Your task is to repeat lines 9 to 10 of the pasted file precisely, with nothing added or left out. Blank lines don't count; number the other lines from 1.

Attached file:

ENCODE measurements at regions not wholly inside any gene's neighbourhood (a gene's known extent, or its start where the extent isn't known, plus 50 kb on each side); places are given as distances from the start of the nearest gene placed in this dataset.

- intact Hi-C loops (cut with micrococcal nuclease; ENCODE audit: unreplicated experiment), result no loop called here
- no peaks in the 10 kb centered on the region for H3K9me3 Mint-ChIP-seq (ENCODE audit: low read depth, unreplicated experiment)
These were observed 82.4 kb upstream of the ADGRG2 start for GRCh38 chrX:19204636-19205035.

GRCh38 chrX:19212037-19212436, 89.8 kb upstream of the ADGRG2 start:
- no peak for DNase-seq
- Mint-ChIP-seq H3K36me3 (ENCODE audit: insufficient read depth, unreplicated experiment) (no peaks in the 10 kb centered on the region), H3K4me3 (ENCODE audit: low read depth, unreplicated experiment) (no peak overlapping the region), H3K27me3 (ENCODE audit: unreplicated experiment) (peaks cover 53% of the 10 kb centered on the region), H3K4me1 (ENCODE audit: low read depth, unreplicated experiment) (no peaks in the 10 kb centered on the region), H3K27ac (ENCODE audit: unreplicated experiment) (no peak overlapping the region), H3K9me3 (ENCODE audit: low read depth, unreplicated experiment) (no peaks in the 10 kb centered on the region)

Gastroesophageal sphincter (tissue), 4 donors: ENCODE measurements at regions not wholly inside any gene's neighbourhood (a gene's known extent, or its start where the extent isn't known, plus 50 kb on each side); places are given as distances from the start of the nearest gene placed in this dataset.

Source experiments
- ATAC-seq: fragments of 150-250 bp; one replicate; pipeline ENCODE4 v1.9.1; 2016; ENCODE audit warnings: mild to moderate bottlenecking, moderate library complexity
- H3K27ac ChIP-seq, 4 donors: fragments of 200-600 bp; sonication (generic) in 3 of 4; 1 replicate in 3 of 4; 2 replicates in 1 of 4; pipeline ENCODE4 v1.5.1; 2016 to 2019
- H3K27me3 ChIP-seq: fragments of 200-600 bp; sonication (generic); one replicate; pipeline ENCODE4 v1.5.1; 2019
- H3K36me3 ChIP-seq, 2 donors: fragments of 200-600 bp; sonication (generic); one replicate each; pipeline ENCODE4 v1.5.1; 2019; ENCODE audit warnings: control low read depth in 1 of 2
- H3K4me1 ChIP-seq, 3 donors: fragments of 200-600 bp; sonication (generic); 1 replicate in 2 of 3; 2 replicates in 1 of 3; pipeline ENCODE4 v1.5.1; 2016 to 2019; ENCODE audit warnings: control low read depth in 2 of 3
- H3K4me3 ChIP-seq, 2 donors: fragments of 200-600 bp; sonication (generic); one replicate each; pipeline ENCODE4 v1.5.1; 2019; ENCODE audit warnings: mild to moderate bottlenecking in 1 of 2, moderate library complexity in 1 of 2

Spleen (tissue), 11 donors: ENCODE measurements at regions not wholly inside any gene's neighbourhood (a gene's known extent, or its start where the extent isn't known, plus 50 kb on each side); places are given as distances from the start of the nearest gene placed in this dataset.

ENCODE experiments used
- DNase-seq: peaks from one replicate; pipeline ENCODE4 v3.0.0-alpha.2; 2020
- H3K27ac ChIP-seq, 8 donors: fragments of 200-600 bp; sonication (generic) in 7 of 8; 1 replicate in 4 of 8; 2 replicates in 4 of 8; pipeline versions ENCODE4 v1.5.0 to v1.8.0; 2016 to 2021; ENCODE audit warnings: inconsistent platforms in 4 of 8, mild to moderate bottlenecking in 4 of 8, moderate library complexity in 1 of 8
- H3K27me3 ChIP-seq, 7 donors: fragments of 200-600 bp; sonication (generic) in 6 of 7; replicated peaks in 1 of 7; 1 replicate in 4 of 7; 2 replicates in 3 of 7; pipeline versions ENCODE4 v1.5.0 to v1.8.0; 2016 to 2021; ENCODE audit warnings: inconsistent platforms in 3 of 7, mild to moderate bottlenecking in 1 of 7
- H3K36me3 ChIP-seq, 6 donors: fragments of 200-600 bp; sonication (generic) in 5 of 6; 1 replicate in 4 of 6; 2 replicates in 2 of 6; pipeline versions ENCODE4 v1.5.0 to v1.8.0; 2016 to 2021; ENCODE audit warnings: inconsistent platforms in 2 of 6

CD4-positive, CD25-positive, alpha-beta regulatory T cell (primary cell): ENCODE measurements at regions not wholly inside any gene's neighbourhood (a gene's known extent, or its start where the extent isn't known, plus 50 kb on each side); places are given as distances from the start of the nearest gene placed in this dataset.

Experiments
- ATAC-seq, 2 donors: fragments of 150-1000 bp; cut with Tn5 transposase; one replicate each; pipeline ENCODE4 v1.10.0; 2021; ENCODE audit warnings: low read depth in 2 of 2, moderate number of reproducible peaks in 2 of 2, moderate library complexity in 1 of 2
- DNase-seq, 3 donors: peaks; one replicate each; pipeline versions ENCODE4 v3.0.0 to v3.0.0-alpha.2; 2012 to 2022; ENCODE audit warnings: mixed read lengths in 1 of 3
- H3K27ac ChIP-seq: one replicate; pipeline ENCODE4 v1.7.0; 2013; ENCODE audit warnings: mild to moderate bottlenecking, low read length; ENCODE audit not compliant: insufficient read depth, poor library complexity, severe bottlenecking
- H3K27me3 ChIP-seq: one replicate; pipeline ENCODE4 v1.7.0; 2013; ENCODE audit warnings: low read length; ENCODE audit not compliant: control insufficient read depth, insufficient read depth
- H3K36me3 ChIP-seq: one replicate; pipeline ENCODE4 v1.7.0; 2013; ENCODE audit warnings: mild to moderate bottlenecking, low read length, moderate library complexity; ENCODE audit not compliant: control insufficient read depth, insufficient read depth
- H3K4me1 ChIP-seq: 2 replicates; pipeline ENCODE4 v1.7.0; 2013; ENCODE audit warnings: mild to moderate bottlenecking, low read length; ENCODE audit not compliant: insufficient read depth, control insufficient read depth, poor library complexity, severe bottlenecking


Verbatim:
Source experiments
- ATAC-seq: fragments of 150-250 bp; one replicate; pipeline ENCODE4 v1.9.1; 2016; ENCODE audit warnings: mild to moderate bottlenecking, moderate library complexity